Activision Blizzard workers are coming out and demanding the resignation of CEO Bobby Kotick

Activision Blizzard employees are calling for the resignation of CEO Bobby Kotick after new revelations about the role he may have played in creating a toxic workplace culture that plunged the company into controversy. On Tuesday, published a comprehensive report on Kotick’s handling of a sexual harassment lawsuit filed by California’s Employment (DFEH) against the publisher in July. In short, the publication claims that Kotick not only knew about many of the worst cases of abuse in the company, but in some cases may have also acted to protect employees accused of harassment.

“We have established our own zero tolerance policy,” Activision Blizzard A Better ABK Employee Representation Group on Twitter after the report was published. “We will not be silenced until Bobby Kotick is removed as CEO and we will continue to hold our original request for a third party review by sources selected by employees.” The group plans to hold a walk today.

The allegations he reported The Journal are extensive and numerous, but a handful stand out. According to documents issued by the house, Kotick wrote the now infamous Frances Townsend, executive vice president of corporate affairs at Activision Blizzard, sent to employees after DFEH filed the lawsuit. In that message, the company said that the complaint represents “a distorted and untrue image of our company, including factually incorrect, old and out of context stories – some from more than a decade ago.” The response angered many Blizzard employees, who said it was “.”

The report also provides insight into. A month after her, Blizzard’s first female leader reportedly sent an email to the company’s legal team in which she said she wasn’t convinced Activision Blizzard would change its culture. Looking back a moment earlier in her career at the company, she says in an email, “I was tokenized, marginalized and discriminated against.”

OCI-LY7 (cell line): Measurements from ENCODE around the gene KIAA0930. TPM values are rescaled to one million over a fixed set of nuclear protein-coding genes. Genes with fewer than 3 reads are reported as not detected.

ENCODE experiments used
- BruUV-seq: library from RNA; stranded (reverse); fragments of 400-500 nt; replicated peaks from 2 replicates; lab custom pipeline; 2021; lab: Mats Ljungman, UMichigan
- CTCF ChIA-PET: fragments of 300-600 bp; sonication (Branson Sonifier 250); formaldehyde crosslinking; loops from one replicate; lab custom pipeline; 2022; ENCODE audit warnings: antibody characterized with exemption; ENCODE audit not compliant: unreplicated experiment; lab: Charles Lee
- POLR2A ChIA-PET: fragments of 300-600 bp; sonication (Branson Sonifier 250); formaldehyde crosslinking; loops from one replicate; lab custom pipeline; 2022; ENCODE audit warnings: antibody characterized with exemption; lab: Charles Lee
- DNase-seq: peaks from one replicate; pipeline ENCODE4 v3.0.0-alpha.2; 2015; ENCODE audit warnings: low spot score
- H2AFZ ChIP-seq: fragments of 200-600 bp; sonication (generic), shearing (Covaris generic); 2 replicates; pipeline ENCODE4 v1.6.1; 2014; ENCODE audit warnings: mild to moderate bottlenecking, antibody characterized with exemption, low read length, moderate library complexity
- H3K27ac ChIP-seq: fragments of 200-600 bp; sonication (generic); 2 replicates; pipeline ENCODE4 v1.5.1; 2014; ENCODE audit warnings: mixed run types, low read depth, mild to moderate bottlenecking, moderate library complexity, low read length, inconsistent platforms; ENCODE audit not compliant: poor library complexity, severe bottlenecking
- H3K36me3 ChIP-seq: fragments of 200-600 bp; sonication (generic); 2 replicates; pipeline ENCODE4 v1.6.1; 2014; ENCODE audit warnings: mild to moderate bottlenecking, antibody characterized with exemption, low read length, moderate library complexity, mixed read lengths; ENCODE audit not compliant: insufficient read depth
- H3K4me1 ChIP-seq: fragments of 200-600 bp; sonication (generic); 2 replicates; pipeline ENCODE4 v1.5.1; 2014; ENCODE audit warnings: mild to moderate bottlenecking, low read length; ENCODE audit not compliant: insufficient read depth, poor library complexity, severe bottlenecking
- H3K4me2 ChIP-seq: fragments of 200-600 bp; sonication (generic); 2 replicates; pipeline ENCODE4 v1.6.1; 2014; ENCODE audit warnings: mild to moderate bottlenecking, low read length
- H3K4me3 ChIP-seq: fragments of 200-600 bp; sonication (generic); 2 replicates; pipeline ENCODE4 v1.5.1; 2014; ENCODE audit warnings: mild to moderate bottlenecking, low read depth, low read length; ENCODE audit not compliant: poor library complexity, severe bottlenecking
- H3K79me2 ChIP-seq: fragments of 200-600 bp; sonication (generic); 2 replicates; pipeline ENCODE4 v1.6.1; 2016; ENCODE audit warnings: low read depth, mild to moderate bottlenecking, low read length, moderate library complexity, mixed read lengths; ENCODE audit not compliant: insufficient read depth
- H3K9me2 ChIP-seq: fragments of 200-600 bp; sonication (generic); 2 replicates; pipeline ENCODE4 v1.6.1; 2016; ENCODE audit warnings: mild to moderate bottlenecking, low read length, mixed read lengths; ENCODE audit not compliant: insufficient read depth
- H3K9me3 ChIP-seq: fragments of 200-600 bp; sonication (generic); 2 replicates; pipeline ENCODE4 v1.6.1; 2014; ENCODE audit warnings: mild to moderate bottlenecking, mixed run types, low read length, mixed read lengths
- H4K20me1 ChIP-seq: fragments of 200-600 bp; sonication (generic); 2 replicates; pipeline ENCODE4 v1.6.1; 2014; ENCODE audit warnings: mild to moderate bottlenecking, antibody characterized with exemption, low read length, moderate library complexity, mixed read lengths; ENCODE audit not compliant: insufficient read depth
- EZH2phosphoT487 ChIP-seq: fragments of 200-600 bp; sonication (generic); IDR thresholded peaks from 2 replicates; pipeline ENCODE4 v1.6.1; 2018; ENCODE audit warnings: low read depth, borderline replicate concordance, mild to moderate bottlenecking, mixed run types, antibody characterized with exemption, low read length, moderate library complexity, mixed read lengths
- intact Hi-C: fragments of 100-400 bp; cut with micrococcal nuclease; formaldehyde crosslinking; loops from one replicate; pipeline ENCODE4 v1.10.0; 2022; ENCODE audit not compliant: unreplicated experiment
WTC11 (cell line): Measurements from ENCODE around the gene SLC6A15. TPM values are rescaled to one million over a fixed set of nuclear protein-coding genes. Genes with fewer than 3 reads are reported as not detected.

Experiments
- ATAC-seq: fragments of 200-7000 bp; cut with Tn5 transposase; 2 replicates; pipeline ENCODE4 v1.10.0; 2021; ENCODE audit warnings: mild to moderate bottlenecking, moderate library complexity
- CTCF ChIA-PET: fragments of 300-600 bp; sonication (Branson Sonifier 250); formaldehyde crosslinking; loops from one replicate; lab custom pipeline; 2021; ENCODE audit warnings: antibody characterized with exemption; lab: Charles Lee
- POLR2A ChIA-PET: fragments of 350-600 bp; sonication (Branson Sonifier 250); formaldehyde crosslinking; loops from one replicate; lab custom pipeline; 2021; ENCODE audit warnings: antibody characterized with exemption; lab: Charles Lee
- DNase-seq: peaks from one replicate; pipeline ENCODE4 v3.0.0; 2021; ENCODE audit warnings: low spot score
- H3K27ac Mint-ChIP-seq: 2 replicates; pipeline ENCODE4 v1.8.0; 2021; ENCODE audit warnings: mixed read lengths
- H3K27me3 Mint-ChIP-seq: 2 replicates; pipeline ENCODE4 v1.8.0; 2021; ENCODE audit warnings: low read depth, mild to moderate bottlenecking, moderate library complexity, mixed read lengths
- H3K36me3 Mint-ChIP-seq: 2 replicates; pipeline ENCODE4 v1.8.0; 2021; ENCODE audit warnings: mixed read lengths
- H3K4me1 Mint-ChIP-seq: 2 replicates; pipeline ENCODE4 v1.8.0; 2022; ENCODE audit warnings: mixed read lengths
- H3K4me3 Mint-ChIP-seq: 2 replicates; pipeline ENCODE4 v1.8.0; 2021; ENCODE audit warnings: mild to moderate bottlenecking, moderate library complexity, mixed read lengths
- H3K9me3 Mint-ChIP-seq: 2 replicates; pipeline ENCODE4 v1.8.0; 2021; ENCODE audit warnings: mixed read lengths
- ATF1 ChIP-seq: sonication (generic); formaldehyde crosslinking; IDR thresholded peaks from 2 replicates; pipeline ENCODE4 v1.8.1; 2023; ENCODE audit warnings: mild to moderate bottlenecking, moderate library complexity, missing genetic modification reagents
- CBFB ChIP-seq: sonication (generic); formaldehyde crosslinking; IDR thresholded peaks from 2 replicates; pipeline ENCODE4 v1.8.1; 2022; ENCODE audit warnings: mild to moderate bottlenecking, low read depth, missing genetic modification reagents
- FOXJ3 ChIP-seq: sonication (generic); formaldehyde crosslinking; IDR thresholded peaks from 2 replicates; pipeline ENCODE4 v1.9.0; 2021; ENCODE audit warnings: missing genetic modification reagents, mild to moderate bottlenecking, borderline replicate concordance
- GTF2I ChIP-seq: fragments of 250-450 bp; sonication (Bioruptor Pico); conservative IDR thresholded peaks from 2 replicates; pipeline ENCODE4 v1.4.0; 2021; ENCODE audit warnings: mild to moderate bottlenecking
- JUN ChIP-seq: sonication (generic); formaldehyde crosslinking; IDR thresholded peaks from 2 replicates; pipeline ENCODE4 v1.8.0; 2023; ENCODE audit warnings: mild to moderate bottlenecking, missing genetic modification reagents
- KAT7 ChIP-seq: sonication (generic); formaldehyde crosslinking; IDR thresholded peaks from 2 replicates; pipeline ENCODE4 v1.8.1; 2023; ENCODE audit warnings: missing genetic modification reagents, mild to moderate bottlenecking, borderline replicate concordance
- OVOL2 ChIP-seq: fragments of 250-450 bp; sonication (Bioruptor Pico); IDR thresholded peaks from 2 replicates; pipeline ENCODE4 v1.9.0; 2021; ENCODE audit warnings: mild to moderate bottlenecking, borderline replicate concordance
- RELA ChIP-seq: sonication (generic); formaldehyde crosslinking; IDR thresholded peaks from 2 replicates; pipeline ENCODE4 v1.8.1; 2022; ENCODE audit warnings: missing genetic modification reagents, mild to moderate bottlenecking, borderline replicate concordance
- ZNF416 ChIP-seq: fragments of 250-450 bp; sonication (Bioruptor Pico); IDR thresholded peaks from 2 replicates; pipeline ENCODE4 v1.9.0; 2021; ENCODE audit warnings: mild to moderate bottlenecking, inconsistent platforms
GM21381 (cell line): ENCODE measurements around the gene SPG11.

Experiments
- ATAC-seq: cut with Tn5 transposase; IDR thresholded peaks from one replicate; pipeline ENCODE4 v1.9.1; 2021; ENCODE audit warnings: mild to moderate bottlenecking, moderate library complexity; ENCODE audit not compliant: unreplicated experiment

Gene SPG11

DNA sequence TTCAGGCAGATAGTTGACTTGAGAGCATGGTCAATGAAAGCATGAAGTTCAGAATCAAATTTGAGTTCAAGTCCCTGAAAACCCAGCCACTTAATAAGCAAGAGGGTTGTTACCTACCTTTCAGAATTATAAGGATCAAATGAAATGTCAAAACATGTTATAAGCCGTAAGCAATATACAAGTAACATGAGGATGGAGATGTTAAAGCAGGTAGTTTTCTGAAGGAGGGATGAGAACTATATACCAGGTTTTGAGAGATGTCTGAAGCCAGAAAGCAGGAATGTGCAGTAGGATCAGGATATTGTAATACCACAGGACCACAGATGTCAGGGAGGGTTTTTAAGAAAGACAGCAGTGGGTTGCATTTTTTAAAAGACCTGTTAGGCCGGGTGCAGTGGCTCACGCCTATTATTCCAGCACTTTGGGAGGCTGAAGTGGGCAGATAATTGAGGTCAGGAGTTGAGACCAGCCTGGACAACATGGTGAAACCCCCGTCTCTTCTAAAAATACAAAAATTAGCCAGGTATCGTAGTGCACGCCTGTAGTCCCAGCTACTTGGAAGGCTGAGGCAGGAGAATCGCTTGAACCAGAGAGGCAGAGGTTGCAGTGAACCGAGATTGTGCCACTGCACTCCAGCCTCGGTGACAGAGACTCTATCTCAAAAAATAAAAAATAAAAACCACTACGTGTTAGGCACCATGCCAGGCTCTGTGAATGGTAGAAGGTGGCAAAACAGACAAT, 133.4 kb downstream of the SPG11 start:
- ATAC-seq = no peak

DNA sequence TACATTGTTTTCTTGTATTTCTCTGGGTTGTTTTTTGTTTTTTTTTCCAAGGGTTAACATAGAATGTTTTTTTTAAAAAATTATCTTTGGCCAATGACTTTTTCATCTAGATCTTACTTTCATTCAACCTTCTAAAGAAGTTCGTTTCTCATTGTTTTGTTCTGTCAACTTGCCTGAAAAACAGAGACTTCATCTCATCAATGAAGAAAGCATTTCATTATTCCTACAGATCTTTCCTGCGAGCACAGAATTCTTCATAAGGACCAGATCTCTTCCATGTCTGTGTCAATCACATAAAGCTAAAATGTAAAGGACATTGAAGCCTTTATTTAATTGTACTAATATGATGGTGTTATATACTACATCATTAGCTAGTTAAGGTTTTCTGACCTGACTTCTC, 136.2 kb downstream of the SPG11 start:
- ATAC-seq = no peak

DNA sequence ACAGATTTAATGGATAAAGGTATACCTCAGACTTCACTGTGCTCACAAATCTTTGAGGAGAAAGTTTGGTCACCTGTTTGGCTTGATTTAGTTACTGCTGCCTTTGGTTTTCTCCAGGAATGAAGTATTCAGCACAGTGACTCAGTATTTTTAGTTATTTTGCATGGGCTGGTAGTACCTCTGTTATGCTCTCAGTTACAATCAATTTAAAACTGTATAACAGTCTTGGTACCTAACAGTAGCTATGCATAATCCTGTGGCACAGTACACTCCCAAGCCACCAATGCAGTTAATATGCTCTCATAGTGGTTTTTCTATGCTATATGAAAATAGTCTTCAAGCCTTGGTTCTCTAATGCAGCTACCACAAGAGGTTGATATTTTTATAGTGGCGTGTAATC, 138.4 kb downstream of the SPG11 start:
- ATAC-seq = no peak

Elsewhere, the report describes an episode involving Dan Bunting, one of the heads of Activision’s Treyarch studio. In 2017, Bunting was allegedly accused of sexually harassing an employed woman. Following an internal investigation, Activision’s human resources department recommended that he be fired, but Kotick reportedly intervened to keep him in the company.

He was challenged by an Activision Blizzard spokesman The Magazine reporting. The complete statement of the company reads as follows:

We are disappointed with the Wall Street Journal report, which presents a misconception of Activision Blizzard and our CEO. Cases of sexual abuse brought to his attention were dealt with. The WSJ ignores the important changes that are underway to make this job in the industry the most acceptable and inclusive and does not take into account the efforts of thousands of employees who work hard every day to meet their – and our – values. The constant desire to be better has always set this company apart. Therefore, at the behest of Mr. Kotick, we have made significant improvements, including a policy of zero tolerance for inappropriate behavior. And that’s why we’re moving forward with unwavering focus, speed and resources to continue to increase diversity in our company and industry and to ensure that every employee comes to work with a sense of value, security, respect and inspiration. We won’t stop until we have the best job for our team.

The company also commented on the impending abandonment. “We are fully committed to fostering a safe, inclusive and rewarding environment for all our employees around the world. We support their right to express their opinions and concerns in a safe and respectful manner, without fear of retaliation,” Activision spokesman Blizzard told Engadget.

Amid unrest at Activision Blizzard, Kotick introduced himself as an ally of studio employees. “Our first responses to the problems we face together, as well as to your concerns, were, frankly, voiceless,” he said in a message he sent after Townsend’s message. In the same message, he claimed that he would take “quick action” to create a safe and inclusive work environment. When Kotick later announced the new company, he said he would undertake a major pay cut until Activision Blizzard’s board felt he had met the diversity and security goals he had set.

Even after today’s report, it’s hard to see Kotick resigning. He has been with Activision since the early 1990s and was the architect of the 2008 merger that created Activision Blizzard. The company’s board of directors also said it “remains confident” in its leadership.

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Naveen Kumar

Friendly communicator. Music maven. Explorer. Pop culture trailblazer. Social media practitioner.

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